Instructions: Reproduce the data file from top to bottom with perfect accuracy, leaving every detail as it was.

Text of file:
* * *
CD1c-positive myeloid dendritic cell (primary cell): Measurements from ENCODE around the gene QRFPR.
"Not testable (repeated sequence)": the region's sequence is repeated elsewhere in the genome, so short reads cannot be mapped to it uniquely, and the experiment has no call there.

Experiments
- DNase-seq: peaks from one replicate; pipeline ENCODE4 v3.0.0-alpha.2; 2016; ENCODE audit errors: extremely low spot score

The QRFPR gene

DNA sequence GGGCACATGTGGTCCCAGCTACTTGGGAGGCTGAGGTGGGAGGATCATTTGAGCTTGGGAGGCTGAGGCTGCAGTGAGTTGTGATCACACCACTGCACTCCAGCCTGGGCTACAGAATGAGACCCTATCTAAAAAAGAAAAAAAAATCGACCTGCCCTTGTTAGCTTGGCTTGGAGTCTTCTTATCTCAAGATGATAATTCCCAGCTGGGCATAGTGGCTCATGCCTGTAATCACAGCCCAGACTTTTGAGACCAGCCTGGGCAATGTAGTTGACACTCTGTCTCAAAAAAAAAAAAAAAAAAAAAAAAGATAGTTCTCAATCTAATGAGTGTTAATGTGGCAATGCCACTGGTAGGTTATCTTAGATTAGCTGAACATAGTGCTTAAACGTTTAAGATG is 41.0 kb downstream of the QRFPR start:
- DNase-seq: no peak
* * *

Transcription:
CD1c-positive myeloid dendritic cell (primary cell): Measurements from ENCODE around the gene QRFPR.
"Not testable (repeated sequence)": the region's sequence is repeated elsewhere in the genome, so short reads cannot be mapped to it uniquely, and the experiment has no call there.

Experiments
- DNase-seq: peaks from one replicate; pipeline ENCODE4 v3.0.0-alpha.2; 2016; ENCODE audit errors: extremely low spot score

The QRFPR gene

DNA sequence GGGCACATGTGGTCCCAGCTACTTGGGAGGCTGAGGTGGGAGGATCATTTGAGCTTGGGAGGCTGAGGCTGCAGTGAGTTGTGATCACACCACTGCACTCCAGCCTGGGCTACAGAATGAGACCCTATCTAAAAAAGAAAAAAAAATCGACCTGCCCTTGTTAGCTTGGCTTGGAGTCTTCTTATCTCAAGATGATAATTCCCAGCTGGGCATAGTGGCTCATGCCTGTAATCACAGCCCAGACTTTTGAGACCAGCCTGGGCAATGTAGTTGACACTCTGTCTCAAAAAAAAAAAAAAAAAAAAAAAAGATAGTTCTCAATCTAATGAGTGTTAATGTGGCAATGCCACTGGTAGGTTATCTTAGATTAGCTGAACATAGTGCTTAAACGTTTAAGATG is 41.0 kb downstream of the QRFPR start:
- DNase-seq: no peak